Deprecation

From Wikipedia, the free encyclopedia - View original article

 
Jump to: navigation, search
Not to be confused with Depreciation.

Deprecation is an attribute applied to a computer software feature, characteristic, or practice to indicate that it should be avoided (often because it is being superseded). Beyond describing software, the term is also used for a feature, design, or practice that is permitted but no longer recommended in other areas, such as word usage, hardware design, or compliance to building codes.

Etymology[edit]

In mainstream English, the infinitive "to deprecate" means, simply, "to strongly disapprove of (something)". It derives from the Latin verb deprecare, meaning "to ward off (a disaster) by prayer". Thus, for a standard document to state that a feature is deprecated is merely a recommendation against using it. It is still possible to produce a program or product without heeding the deprecation; but to the extent that conformance with latest standards is a requirement of the buyer (that is, a condition of payment), it may not be acceptable in that it may fail to conform.

Software deprecation[edit]

While a deprecated software feature remains in the software, its use may raise warning messages recommending alternative practices; deprecated status may also indicate that feature will be removed in the future. Features are deprecated rather than immediately removed, to provide backward compatibility and give programmers time to bring affected code into compliance with the new standard.

Among the most common reasons for deprecation are:

Non-software usage[edit]

An example in hardware design is omission of pull-up resistors on unused inputs to a logic gate. This practice may have been acceptable in the past, but becomes deprecated because faster clock speeds are likely to induce more transient noise on input lines, causing hardware glitches or malfunctions.

A building code example is the use of ungrounded ("2-prong") electrical receptacles. Over time, these older devices were deprecated in favor of the safer grounded ("3-prong") receptacles. The obsolete ungrounded receptacles were still permitted by "grandfathering" in existing electrical wiring, but became prohibited from new installations. Ungrounded receptacles are still available for legal purchase, but are intended solely for repairs to existing older electrical installations.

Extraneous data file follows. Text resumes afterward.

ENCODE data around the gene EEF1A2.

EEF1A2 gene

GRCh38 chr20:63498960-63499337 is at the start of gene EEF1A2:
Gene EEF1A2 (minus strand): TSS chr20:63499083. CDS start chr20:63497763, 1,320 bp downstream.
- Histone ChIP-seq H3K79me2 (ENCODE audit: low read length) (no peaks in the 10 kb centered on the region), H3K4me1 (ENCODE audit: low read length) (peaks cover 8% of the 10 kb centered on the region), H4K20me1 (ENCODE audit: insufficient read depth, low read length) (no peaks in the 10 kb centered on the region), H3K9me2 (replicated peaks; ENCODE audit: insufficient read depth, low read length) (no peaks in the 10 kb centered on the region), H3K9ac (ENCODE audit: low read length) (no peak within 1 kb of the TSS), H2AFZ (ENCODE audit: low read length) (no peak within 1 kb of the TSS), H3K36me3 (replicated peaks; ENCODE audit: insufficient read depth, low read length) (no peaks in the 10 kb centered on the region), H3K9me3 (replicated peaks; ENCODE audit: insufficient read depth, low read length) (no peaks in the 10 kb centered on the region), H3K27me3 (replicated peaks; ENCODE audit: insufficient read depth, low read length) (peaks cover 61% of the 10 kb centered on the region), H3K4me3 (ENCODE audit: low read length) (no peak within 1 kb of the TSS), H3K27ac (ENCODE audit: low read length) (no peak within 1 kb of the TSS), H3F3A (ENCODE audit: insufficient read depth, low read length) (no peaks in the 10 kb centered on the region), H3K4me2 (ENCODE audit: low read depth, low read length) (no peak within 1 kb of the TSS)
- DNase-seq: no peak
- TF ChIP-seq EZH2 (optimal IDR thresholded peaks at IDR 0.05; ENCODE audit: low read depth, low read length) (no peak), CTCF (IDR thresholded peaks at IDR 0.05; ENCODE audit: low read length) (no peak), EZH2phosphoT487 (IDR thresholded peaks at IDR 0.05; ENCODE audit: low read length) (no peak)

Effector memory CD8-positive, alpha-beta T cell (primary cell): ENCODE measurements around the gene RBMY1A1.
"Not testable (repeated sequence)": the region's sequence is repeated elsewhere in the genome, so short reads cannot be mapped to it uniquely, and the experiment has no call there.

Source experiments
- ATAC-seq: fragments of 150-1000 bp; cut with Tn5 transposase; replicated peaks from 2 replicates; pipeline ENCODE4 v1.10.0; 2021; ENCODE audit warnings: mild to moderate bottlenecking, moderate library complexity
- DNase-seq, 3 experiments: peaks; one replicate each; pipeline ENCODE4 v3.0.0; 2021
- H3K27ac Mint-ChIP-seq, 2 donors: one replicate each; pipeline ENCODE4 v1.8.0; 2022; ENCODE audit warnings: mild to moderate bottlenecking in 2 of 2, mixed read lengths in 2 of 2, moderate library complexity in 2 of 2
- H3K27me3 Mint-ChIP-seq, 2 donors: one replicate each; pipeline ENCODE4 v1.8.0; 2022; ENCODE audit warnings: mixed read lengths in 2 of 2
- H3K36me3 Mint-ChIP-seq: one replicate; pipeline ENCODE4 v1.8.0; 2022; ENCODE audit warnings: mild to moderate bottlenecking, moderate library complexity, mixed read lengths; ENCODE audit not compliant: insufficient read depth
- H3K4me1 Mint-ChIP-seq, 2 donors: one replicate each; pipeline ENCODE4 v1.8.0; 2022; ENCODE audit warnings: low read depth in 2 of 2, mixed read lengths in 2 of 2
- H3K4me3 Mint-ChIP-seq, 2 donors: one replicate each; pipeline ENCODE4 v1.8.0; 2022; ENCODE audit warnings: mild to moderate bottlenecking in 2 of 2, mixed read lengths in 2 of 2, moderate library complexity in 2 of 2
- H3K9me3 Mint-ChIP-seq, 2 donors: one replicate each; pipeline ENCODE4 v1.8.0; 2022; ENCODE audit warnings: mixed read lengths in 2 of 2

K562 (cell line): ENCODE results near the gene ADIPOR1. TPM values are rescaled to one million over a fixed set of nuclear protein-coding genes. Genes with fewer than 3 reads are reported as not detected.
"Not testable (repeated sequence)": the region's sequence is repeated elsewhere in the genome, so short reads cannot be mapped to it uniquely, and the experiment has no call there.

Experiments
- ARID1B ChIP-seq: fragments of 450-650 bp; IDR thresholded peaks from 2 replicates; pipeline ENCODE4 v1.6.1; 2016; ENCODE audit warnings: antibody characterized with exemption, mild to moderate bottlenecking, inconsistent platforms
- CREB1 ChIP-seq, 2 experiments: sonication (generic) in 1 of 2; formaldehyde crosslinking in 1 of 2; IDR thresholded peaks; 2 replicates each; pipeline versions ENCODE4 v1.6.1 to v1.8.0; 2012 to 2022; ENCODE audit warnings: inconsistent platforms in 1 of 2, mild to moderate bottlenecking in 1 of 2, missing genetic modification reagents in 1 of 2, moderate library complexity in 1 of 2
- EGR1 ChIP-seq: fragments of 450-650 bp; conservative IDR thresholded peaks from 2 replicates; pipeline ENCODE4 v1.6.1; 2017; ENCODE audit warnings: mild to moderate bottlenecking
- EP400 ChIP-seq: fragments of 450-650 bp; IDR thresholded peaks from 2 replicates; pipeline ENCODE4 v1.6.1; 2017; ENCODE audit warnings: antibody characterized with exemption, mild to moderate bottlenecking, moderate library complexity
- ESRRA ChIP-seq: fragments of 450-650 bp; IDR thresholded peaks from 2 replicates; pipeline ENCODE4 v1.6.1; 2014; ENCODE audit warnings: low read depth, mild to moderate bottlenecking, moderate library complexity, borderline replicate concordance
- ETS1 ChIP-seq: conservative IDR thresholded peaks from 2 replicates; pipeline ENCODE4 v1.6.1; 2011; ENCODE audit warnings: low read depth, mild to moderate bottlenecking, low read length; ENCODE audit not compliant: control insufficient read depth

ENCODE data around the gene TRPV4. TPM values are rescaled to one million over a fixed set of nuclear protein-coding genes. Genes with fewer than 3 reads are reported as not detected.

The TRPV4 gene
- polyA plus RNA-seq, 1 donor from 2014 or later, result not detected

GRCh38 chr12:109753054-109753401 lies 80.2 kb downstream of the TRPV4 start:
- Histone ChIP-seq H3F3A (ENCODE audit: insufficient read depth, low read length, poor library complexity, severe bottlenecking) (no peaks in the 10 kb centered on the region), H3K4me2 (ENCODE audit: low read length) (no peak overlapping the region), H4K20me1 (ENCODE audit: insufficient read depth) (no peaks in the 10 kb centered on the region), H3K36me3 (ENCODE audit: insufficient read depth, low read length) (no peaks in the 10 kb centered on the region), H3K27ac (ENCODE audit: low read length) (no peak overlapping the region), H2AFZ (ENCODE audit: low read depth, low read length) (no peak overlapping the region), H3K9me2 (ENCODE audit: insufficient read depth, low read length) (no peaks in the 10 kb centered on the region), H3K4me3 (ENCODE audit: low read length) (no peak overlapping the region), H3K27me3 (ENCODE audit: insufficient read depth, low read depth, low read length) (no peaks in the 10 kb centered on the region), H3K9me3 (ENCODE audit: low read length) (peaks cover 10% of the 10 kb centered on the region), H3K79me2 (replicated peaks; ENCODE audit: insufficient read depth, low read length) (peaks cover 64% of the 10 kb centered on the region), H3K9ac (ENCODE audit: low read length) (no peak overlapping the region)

In writing and editing, usage of a word may be deprecated because it is ambiguous, confusing, or offensive to some readers. For example, the words sanction and inflammable may be misinterpreted because they have auto-antonymic or self-contradictory meanings; writing style guides often recommend substituting other words that are clearly understood and unambiguous. Some word usages that have acquired different connotations over time, such as gay or colored may be deprecated as obsolete in formal writing.

The term deprecated may also be used when a non-computer technical term becomes obsolete, either through change or superseding. An example in paleontology is the deprecated term Brontosaurus, the formerly popular name for the genus Apatosaurus.[3] Examples from medicine include consumption (tuberculosis), grippe (influenza), and apoplexy (stroke).

See also[edit]

References[edit]

  1. ^ GNU. "Line Input". The GNU C Library. GNU. Retrieved 2008-08-02. "Deprecated function: char * gets (char *s). ... The gets function is very dangerous because it provides no protection against overflowing the string s. The GNU library includes it for compatibility only. You should always use fgets or getline instead." 
  2. ^ "Java Thread Primitive Deprecation". Oracle. Retrieved 13 May 2011. 
  3. ^ Upchurch, Paul; Barrett, Paul M.; Dodson, Peter. (2004). "Sauropoda". In Weishampel, David B.; Dodson, Peter; and Osmólska, Halszka. (eds.). The Dinosauria (2nd ed.). Berkeley: University of California Press. pp. 259–322. ISBN 0-520-24209-2. 

External links[edit]